By Ramona du Houx

August 25, 2010

Maine has won approval from the Federal government for the full use of its grant of nearly $6.6 million to expand and coordinate health information technology throughout the State.

Maine is only the sixth state in the country to have its implementation plan approved by the Office of the National Coordinator, the office of the federal Department of Health and Human Services that spearheads coordination of advancement of health information technology across the country.

“This approval reflects Maine’s leadership in developing strategies to advance electronic medical records and, through the nonprofit Health InfoNet, assure that such information can be readily available all across the state whenever and wherever a patient and her provider needs access to it,” said Governor Baldacci. “Electronic exchange of information speeds access to care, avoids unnecessary, costly repeat tests and helps prevent medical mistakes.”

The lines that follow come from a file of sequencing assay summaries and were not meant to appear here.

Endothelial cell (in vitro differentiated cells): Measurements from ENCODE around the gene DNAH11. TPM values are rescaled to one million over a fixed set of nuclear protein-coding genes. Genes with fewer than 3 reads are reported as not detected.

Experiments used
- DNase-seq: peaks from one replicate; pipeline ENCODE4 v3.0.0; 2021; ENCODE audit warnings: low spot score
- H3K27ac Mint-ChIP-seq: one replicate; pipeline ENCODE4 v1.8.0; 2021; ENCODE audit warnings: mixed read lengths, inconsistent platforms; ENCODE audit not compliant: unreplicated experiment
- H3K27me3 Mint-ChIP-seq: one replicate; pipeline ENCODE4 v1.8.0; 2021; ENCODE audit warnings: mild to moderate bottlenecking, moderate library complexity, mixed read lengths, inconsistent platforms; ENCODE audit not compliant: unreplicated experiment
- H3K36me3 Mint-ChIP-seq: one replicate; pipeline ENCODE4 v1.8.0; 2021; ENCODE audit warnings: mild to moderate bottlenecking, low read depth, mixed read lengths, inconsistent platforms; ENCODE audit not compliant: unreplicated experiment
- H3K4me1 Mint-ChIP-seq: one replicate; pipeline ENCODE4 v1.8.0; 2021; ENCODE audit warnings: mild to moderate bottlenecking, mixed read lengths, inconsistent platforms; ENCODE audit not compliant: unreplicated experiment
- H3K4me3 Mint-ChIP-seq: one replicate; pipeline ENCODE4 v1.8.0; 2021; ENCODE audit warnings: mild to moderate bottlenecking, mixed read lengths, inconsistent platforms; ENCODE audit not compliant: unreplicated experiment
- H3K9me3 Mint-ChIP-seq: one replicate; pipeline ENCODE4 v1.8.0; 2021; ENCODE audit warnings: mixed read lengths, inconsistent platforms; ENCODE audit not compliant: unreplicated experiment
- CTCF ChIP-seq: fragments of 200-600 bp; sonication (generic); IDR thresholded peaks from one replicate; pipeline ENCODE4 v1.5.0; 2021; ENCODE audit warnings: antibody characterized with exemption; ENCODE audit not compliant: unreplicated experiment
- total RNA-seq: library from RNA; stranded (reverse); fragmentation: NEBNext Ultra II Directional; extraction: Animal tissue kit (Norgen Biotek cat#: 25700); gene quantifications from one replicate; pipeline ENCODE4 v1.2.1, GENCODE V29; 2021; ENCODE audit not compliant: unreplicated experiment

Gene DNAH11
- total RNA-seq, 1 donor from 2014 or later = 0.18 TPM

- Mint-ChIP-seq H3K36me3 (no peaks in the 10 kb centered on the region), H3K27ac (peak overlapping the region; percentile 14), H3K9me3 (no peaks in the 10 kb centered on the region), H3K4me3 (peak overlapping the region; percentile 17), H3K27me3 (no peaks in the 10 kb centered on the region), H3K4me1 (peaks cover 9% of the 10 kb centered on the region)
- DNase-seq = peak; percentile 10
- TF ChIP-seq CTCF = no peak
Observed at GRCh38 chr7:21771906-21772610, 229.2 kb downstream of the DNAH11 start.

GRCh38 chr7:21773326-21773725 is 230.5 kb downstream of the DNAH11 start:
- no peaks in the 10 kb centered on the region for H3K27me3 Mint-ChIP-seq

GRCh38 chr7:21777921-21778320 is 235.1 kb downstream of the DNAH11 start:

In March, the federal government announced that Maine qualified for nearly $6.6 million over four years in Recovery Act funds for expanding its plan to expand health information technology. A small portion of funds were available immediately, with the remaining funds contingent on the approval from the federal Office of the National Coordinator.

Also in March, the federal government awarded $4.7 million in Recovery Act funds to HealthInfoNet, the State’s designated health information exchange. Those funds provide support for health care providers who adopt health information technology in their practice.

Maine has been in the forefront of increasing quality and efficiency in health care delivery. In April, the Governor created the Office of the State Coordinator for Health Information Technology by Executive Order. The Order also established a Health Information Steering Committee that will advise the Coordinator.